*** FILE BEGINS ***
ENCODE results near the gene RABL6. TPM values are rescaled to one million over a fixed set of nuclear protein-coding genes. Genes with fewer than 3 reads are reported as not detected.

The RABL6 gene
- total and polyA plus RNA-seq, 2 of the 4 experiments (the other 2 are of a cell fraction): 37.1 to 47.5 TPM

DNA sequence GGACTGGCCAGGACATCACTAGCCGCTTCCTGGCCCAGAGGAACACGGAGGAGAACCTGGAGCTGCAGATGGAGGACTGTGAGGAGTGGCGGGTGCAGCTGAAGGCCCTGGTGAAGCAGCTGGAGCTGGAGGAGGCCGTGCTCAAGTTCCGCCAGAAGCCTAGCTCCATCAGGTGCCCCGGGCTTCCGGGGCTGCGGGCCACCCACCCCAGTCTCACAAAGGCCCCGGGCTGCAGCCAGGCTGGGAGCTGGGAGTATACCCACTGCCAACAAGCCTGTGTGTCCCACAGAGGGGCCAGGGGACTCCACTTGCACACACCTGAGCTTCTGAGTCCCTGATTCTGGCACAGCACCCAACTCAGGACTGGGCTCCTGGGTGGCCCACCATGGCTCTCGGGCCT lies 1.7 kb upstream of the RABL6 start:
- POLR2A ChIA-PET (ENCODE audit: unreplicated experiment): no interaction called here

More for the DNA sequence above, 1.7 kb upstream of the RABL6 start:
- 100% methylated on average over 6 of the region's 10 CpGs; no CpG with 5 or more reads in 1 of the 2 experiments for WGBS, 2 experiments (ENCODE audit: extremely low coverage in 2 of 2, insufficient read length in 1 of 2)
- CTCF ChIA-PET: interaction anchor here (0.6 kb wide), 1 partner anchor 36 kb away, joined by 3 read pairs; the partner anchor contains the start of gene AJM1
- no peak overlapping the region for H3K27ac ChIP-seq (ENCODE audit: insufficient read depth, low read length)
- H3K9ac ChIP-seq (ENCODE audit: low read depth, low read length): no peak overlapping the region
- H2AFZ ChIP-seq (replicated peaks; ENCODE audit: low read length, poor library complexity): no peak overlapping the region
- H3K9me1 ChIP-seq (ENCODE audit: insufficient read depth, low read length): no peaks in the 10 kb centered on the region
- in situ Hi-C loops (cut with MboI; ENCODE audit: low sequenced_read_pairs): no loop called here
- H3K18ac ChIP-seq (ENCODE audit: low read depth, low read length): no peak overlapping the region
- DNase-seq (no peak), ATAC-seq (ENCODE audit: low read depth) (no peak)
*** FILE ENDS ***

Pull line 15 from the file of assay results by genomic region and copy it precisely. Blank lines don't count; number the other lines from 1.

- DNase-seq (no peak), ATAC-seq (ENCODE audit: low read depth) (no peak)